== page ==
New keg policy misses the mark

by Beacon Staff • January 25, 2006

When considering what feeble effect this most recent assault on student privacy will have on problems like excessive and underage drinking, we are left to wonder simply: Why?,If you are looking for the sweet fizz of intoxication this weekend, city officials don't want you to find it in that familiar metal keg.

When considering what feeble effect this most recent assault on student privacy will have on problems like excessive and underage drinking, we are left to wonder simply: Why?

In the latest installment of the battle between city officials and college students, Boston Police have begun collecting a registry of names and contact information for keg purchasers from liquor stores throughout the city, per order of a Board of Licensing ordinance which went into effect a few weeks after Mayor Thomas Menino's re-election last fall.

City leaders such as Councilor Stephen Murphy, who along with others has proposed other intrusive, anti-student legislation in the past few years, assert that the new regulation will help police crack down on out of control house parties in neighborhoods such as Allston, where underage drinking is considered a major problem.

Aside from the obvious loophole in the law, which has no effect on neighboring municipalities such as Cambridge, Brookline, Newton and Somerville, all an easy commute for most Emersonians, it will also have no effect on curbing underage drinking for one reason alone: supply is still available.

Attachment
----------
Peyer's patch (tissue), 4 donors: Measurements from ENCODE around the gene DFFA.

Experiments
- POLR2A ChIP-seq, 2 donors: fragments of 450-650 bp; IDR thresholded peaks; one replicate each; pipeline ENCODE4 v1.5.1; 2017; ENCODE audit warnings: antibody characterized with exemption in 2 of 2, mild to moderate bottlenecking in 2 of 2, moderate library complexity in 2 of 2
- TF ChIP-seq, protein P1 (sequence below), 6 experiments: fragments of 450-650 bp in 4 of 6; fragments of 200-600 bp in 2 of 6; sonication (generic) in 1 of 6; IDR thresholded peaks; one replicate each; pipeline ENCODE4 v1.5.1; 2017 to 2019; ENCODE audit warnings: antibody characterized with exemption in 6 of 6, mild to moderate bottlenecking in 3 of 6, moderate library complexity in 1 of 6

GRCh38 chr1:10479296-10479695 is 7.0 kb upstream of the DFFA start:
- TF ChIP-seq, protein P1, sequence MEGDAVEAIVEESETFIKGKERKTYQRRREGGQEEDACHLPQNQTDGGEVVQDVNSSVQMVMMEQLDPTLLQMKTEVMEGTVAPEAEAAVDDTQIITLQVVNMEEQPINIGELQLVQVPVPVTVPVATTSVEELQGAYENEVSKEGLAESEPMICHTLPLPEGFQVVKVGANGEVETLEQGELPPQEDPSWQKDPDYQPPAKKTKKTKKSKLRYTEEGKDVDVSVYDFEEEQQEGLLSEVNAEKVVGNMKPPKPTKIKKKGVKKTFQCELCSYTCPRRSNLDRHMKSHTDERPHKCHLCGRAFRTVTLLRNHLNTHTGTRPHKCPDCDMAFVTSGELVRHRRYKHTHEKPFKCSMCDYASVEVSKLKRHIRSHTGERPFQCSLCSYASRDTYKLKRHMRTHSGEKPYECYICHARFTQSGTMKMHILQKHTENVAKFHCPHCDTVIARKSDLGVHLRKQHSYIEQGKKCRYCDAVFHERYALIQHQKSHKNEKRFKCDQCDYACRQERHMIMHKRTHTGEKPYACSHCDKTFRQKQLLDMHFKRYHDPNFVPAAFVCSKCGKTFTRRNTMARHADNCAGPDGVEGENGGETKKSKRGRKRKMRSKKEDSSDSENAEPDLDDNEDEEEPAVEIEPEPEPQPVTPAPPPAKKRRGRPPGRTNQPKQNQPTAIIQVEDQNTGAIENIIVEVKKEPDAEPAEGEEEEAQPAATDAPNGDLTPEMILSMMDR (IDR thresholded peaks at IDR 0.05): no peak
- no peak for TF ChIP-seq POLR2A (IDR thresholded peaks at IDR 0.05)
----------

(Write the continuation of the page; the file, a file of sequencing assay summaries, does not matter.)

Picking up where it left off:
Let's face it, keg party attendees are not beer connoisseurs. Nobody paying $5 for unlimited refills of Bud Light is drinking for taste, meaning it is a reasonable assumption that your average weekend college drinker is not going to care much what vessel their booze came home in.

Kegs too much effort? We've still got access to enough bottles, cans and beer balls to keep us satisfied for many weekends to come. What is most disappointing and insulting to Emerson students in particular is that this new regulation, like many in the slew that have targeted students in the past year, was called for by city leaders following the tragic death of our own Victoria Snelgrove at the hands of Boston Police.

Many of the fans near Fenway Park that night were intoxicated. The keg regulation is, some of the talking heads at City Hall say, supposed to help police prevent tragedies like that from happening again.

Perhaps some of those celebrants were at keg parties earlier in the evening, but there is no way that a keg somewhere else in the city caused that fatal shot.

If city regulators are really so concerned about student safety they should be spending their time, money and resources on something that might actually increase student safety.

Trying to cut off all routes to intoxication isn't the key, but promoting safe and responsible imbibing for students would be a strong start.